Riding high on AI, cybercrimes come of age
By Kaushal Kishore*
The number of reported cybercrimes in India reached around a couple of million last year. That means an average of more than 5,000 online offences per day. The number of unreported cyber crimes in India and other parts of the world is yet another issue. Today, the global annual estimate of cyber fraud is worth a trillion US dollars.
The pioneer of Artificial Intelligence (AI) and Nobel laureate for computing, Geoffrey Hinton, has started regretting his achievement. Recently, he resigned from Alphabet Inc., the mother institution of Google, after a decade-long service, to speak freely about the risks of AI.
Just before Hinton’s resignation, in the third week of April 2023, ever-rising cybercrimes were discussed at the Indian Institute of Technology (IIT) Delhi auditorium. This was a part of the dialogue series based on the book, Cyber Encounters, that IIT alumnus and Director General of Uttarakhand Police, Ashok Kumar, wrote with Om Prakash Manocha, a retired scientist of the DRDO (Defence Research and Development Organisation).
In this literary work, the adventures of the police with cyber criminals are described in detail. The 12 cases deal with the online offences that the police have solved in the last 15 years. It can help readers understand the tactics and the modus operandi of the criminals, in addition to the psychology of their victims, in cases of cyber crimes.
The technology, better known as AI, helped the crooks commit these cybercrimes. The number of such crimes has been increasing. The evolution of ultra-modern technology claims to solve growing problems, but in the process, it has created an unprecedented series of crises. There are questions about this model of development. It needs serious attention before it wipes out our values.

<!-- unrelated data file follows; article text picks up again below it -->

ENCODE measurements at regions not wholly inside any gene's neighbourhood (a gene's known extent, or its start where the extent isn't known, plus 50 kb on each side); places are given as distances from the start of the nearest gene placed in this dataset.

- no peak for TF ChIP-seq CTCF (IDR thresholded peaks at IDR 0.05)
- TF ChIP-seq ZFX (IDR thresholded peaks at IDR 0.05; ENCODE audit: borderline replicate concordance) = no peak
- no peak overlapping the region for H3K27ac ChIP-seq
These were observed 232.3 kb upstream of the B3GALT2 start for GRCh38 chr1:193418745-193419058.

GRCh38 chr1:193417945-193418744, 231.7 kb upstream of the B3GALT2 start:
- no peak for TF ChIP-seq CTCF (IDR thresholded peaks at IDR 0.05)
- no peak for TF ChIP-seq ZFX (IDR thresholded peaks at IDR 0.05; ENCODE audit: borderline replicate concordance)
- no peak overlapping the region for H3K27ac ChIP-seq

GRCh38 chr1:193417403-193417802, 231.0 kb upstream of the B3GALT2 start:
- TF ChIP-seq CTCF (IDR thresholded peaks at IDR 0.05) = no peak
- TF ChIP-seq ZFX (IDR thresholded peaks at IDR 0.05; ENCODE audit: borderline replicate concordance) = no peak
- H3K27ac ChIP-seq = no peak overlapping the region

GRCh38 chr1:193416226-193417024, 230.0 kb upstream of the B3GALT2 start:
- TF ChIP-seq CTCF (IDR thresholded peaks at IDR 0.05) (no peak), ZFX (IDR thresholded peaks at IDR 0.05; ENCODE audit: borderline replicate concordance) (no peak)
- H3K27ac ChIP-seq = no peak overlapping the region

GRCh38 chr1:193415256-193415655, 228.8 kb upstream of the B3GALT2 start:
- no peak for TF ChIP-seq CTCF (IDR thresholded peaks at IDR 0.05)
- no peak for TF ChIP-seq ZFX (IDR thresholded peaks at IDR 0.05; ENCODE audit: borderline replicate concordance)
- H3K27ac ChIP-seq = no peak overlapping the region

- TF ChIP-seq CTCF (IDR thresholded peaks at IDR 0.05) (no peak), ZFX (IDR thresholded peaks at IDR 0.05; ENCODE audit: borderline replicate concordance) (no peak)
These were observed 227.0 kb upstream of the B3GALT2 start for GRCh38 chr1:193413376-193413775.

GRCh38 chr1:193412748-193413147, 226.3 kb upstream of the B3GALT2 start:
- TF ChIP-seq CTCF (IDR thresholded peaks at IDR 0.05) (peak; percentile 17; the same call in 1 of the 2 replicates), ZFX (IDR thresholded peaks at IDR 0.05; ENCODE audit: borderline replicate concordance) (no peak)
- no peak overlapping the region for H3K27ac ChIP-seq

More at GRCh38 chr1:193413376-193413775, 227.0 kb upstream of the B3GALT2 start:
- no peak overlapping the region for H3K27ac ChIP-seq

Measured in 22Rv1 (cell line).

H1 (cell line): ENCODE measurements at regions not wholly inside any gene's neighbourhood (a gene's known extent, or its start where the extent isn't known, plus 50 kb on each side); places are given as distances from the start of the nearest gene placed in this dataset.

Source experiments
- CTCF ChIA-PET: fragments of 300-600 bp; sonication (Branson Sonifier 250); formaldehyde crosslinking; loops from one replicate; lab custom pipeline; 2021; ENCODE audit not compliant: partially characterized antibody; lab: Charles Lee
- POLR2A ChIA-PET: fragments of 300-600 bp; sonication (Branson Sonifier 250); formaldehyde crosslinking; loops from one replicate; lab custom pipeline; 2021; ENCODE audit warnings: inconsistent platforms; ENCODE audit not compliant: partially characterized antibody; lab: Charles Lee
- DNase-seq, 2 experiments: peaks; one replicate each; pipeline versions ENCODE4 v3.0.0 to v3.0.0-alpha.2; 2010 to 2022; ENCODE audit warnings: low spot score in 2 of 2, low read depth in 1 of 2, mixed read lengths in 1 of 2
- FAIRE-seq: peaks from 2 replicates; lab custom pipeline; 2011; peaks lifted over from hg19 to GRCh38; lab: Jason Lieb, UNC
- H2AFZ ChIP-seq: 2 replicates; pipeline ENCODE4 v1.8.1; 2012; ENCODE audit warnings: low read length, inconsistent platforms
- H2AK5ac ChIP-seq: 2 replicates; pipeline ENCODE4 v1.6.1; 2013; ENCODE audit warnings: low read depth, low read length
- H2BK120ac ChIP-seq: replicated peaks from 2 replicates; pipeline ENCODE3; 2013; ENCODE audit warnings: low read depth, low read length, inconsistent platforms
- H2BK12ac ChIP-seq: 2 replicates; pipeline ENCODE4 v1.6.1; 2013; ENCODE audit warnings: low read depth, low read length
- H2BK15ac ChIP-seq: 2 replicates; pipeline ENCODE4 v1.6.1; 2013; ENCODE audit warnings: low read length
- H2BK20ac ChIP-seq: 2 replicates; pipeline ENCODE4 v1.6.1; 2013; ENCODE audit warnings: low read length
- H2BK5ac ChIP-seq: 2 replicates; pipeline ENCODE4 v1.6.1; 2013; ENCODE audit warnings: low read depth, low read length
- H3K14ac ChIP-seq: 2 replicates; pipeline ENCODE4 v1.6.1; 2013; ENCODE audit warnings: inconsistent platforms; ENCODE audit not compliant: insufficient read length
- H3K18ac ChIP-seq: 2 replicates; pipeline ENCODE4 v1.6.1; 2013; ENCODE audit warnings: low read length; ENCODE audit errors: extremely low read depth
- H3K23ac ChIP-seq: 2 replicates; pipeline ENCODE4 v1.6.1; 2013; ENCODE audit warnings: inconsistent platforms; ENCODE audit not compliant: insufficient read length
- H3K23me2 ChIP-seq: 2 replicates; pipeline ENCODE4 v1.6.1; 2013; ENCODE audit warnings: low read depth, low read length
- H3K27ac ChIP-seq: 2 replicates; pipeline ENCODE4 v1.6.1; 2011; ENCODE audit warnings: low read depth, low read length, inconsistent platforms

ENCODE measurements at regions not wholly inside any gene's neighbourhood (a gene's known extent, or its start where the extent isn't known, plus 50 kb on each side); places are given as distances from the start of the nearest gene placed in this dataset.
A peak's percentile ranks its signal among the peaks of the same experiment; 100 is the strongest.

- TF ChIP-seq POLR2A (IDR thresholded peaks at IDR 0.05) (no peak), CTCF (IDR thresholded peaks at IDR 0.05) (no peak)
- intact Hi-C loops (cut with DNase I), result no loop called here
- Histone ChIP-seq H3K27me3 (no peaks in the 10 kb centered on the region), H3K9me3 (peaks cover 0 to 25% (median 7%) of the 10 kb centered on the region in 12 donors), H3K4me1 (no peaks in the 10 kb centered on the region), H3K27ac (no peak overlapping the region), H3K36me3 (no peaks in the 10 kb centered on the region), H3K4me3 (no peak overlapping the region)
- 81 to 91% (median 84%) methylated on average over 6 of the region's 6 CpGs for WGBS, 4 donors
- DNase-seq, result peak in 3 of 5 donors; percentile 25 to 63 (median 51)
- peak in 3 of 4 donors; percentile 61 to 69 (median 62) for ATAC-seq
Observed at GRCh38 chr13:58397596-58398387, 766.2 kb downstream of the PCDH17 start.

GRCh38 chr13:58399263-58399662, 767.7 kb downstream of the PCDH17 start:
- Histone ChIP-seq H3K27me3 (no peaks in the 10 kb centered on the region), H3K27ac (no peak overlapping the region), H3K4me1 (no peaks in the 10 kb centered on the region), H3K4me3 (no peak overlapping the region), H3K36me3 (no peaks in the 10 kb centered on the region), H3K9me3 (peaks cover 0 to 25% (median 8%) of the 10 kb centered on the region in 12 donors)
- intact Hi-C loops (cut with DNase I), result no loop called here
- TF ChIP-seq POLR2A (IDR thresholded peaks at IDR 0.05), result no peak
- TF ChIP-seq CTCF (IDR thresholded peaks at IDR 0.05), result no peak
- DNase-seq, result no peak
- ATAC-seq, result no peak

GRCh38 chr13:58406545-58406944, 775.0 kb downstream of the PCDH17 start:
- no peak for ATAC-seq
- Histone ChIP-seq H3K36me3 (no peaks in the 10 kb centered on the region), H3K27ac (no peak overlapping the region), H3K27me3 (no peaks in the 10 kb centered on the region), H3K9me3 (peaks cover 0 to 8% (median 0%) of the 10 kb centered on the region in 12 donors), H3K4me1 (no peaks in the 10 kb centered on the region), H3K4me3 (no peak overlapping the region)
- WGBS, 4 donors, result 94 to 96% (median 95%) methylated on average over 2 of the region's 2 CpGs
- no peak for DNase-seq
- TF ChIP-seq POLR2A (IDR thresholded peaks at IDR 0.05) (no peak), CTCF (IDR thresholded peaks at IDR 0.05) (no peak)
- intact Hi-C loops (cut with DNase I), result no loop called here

The top chatbots of AI like ChatGPT, Bard and Bing are part of the public discourse these days. The advent of 5G is going to improve the ‘Internet of Things‘ to further the scope of cyber crimes. Today, the law is inefficient and law enforcement agencies are deficient in comparison to the ultra-modern tool kits available in the hands of cybercriminals. In case the state has failed to improve itself, it cannot address the dangers that humanity is bound to face in the future.
Geoffrey Hinton was ready with an excuse. He said, “I console myself with the normal excuse: If I had not done it, somebody else would have.” The very same idea resonates when Kumar and Manocha referred to the 19th-century French author and politician Victor Hugo, who once said, “No force can stop an idea whose time has come.” Although the intentions of the three leaders are centred on the improvement of the state of affairs in cases of AI and cybercrimes, it’s not going to save innocent victims.
The investigation of cybercrimes is entirely different from the usual business of law enforcement agencies. It deals with a complicated cobweb — very difficult to expose. As such, this is also referred to as the dark web. The highly skilled officers of the police force have displayed a quality of work worth noticing. But this is tiny in comparison with the large number of cybercrimes.